Fighting erupted everywhere in the Ek Phnom district as the guerrilla force arrived in 80 boats from the Sangke river at 4:30 am on Aug 27, according to local villagers.

Vuthy said: "The KR attacked 45 of the 47 villages in the district. They started to simultaneously attack every main position in my district which overlaps both sides of the Sangke river..."

Vuthy explained how on the eastern side of the river the guerrillas launched an offensive along a 14 km front upon seven villages stretching from Back Amreak to Ou Ta Eth.

He said along the western side of the river the KR attacked six villages along a 12 km front from Preak Troap to Ek Phnom town itself.

The district chief described how when the KR attacked Ek Phnom town he called by radio to other parts of the district to get reinforcements. But he said the other government troops stationed in the district were unable to help him because they also reported being under heavy attack

"I was in my office while the guerrillas opened fire on the town... from the east. Later they occupied the hospital and continued heavily attacking the police and soldiers' positions.

"We spent 20 to 30 minutes counterattacking the KR until we ran out of bullets. At that time we had insufficient ammunition to hold the town so I withdrew my 17 police, 27 soldiers and nine administrative staff to Preak Kroch village.

"We retreated because our bullets had run out, but we did not surrender to the KR. We were still in a group and I ran [3 km south] to Daun Teav to borrow an ICOM [radio] from my friend to ask for assistance from the province," Vuthy said.

The district chief added that after capturing Ek Phnom the guerrillas attempted to continue towards Battambang city but retreated when some 80 Special Forces troops, traveling in two trucks and two armored personnel carriers supported by two helicopter-gunships, arrived in Daun Teav village, six km north of Battambang city.

"They [the KR] retreated immediately with no counter-offensive upon the Special Forces," Vuthy said.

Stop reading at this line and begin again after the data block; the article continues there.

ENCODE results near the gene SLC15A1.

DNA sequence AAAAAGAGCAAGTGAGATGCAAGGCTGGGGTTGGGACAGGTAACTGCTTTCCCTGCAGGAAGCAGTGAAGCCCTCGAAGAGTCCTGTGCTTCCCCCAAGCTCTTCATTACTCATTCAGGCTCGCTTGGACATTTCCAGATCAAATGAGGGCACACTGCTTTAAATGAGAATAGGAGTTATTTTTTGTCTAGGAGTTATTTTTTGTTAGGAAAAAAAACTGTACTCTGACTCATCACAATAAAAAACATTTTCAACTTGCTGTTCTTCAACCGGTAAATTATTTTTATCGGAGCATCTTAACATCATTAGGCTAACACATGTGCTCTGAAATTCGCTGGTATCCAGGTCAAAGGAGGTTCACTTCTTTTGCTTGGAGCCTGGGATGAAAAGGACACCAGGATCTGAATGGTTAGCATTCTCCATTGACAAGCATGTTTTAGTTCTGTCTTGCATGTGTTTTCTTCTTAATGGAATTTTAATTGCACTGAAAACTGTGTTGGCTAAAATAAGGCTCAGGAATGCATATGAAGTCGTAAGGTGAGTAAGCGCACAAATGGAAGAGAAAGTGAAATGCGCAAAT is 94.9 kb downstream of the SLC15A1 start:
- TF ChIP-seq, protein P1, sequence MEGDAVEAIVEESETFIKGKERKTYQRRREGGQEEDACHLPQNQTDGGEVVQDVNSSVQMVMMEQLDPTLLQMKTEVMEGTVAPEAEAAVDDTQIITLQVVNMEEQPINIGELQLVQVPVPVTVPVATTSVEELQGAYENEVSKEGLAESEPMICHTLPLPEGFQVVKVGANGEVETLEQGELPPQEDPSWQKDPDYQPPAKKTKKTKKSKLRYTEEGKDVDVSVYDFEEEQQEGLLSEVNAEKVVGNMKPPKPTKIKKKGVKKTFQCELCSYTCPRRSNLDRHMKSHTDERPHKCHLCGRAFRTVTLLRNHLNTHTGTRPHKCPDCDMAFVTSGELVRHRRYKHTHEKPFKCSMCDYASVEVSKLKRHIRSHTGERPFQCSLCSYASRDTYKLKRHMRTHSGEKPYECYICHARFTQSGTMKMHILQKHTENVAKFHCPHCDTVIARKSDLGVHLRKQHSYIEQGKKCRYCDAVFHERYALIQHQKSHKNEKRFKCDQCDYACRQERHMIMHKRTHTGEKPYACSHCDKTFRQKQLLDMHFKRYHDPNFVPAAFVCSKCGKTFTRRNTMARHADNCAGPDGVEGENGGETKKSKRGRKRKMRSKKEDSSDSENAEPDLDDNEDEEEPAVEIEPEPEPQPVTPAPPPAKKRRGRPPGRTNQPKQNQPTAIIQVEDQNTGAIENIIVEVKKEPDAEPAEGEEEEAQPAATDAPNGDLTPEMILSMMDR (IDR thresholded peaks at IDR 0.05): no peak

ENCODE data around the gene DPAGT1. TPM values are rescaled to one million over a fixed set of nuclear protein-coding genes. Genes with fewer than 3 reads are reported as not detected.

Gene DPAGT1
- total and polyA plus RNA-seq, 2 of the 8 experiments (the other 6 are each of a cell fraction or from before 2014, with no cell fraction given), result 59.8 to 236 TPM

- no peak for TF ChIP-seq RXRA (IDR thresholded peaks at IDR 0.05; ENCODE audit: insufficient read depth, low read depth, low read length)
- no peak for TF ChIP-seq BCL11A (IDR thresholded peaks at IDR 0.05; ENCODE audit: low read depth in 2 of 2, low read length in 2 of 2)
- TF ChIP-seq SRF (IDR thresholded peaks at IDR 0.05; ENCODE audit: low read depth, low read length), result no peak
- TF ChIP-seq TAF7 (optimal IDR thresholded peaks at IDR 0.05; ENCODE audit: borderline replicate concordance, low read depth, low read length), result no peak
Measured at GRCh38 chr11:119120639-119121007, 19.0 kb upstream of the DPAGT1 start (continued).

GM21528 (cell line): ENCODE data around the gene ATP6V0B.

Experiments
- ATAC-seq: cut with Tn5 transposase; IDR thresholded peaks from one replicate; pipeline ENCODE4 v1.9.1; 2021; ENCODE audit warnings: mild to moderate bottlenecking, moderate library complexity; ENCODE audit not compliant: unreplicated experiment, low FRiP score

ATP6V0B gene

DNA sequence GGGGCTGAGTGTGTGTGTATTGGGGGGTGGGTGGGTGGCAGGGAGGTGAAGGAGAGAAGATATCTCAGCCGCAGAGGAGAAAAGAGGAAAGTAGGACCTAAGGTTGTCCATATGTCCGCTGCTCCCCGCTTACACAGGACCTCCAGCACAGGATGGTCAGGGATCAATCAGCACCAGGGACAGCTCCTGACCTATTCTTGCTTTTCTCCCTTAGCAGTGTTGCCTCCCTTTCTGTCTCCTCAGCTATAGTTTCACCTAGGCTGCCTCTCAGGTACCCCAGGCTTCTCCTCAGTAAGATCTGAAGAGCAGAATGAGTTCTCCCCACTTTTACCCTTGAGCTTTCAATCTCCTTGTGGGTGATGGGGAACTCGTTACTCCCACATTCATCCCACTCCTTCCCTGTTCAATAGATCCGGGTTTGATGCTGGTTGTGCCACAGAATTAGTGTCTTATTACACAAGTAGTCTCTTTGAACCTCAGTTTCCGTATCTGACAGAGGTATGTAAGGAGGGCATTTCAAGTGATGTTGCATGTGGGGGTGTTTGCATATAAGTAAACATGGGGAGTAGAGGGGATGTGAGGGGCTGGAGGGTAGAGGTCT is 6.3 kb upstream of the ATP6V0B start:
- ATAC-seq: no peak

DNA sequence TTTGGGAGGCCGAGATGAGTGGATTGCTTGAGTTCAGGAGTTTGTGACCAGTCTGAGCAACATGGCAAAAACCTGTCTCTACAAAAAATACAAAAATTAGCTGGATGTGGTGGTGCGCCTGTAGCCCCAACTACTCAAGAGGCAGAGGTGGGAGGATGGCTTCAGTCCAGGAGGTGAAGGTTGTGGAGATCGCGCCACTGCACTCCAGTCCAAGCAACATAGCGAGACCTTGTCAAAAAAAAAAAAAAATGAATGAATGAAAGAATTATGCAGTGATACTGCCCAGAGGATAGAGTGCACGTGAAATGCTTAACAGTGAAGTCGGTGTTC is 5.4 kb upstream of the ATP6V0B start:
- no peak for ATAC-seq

"We used the two helicopter-gunships and two APCs to push them back from the district position.

"While they retreated the helicopter-gunships followed to shell on them. We cleared them out [of Ek Phnom and pushed them back to Bang Thom] after eight hours."

He said it was reported unofficially by the villagers that 17 KR soldiers were killed and 23 others wounded by the helicopter-gunship's shelling.

Among the two government soldiers who died, one was identified as the deputy commander of EK Phnom district, Mao Ban and the other was Yun Yong, a soldier at the Back Amreak checkpoint. Vuthy said eight civilians were wounded during the raid.

Though the atmosphere was relaxed in Ek Phnom village on Sept 2, occasional gunfire and mortar shelling could be heard in the distance and chief of the district and most of the soldiers admitted they were worried about a possible KR counterattack.

From Preak Troap to Ek Phnom town, government soldiers, police and militias were deployed along the Sangke river in groups of between five to seven per km. They cooked and grilled fish and snakes for their meals.

Villager Chhean said: "I am very scared of the fighting from both sides...I don't fear the Khmer Rouge, but I have to escape the bullets."